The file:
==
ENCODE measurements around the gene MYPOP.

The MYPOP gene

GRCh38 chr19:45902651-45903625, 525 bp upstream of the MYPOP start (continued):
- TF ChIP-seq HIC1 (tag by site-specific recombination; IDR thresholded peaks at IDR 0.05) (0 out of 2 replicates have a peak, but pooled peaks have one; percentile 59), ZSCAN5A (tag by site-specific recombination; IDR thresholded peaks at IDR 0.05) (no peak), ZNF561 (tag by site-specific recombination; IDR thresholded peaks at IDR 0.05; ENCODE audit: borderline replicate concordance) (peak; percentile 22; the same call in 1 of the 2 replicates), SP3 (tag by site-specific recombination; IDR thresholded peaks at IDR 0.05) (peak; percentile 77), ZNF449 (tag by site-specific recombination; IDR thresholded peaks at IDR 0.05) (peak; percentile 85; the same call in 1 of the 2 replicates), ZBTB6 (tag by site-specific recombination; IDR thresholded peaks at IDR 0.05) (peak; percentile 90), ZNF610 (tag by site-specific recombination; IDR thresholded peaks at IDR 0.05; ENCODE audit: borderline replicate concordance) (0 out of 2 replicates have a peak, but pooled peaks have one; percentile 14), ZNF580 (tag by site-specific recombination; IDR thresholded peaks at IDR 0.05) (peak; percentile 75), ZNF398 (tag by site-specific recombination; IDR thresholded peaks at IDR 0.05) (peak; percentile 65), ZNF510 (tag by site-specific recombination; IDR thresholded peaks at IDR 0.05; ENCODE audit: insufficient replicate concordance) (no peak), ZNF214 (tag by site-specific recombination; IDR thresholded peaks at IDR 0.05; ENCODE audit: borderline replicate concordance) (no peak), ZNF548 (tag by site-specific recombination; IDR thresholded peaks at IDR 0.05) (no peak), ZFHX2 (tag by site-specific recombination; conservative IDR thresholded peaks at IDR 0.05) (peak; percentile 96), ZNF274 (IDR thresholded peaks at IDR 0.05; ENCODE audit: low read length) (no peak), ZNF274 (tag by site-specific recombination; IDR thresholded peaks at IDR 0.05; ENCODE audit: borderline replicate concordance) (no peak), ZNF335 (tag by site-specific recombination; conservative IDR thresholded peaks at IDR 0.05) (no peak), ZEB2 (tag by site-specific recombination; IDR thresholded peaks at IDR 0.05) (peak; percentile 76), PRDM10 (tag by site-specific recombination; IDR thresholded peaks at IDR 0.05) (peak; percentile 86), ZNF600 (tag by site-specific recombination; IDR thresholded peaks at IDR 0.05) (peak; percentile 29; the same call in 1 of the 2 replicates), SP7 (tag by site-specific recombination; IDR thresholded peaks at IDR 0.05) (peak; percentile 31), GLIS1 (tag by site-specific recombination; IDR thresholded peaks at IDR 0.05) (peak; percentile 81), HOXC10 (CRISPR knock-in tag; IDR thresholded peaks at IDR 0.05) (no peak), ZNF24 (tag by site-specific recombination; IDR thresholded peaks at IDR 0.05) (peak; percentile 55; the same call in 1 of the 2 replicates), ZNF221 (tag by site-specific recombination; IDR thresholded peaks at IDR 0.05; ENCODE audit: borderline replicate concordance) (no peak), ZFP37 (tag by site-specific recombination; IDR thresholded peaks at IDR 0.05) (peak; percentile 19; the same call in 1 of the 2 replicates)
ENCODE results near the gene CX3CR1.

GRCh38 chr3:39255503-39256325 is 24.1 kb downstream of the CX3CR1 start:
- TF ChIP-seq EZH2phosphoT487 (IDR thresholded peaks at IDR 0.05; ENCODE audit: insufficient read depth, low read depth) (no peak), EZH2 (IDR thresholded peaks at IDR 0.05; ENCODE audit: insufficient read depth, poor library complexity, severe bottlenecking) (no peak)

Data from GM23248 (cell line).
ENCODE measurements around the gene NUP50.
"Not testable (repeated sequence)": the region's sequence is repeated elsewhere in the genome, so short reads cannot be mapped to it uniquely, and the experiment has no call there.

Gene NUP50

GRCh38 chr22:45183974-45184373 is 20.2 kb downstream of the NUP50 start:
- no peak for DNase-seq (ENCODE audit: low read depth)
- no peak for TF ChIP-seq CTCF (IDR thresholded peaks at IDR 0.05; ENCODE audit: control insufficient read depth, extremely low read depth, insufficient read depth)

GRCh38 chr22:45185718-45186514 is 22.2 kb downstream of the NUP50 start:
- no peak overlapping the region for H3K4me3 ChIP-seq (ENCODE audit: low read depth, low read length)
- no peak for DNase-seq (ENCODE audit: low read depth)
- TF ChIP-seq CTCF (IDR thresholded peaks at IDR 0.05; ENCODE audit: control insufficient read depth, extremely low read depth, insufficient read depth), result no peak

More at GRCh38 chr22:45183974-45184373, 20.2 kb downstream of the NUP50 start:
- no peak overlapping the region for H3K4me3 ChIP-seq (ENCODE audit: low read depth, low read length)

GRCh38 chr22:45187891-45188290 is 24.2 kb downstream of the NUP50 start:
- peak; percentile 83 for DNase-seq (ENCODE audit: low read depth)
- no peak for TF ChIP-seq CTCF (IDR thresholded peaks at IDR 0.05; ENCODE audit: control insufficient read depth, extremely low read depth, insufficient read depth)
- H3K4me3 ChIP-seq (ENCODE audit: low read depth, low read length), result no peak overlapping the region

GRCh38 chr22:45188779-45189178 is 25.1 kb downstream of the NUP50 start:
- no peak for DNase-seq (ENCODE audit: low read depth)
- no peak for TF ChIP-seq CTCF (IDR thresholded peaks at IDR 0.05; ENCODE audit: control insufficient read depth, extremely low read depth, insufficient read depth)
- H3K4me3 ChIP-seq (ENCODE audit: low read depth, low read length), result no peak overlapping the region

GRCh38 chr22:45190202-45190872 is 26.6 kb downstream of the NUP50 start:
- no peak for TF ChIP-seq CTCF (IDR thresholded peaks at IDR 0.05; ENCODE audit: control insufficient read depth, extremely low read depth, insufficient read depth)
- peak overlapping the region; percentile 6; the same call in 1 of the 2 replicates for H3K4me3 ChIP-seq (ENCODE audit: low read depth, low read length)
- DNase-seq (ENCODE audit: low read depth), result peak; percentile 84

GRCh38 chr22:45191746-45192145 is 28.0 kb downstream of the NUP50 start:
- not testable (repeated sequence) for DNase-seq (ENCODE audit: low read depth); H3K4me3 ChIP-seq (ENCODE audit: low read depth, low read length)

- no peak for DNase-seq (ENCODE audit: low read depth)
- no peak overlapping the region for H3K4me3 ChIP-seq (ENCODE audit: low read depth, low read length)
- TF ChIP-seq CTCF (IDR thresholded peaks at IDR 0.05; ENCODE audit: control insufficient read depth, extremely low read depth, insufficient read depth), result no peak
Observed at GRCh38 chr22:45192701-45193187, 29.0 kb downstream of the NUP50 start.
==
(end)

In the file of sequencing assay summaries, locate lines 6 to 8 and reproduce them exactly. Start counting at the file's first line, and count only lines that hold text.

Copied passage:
GRCh38 chr3:39255503-39256325 is 24.1 kb downstream of the CX3CR1 start:
- TF ChIP-seq EZH2phosphoT487 (IDR thresholded peaks at IDR 0.05; ENCODE audit: insufficient read depth, low read depth) (no peak), EZH2 (IDR thresholded peaks at IDR 0.05; ENCODE audit: insufficient read depth, poor library complexity, severe bottlenecking) (no peak)

Data from GM23248 (cell line).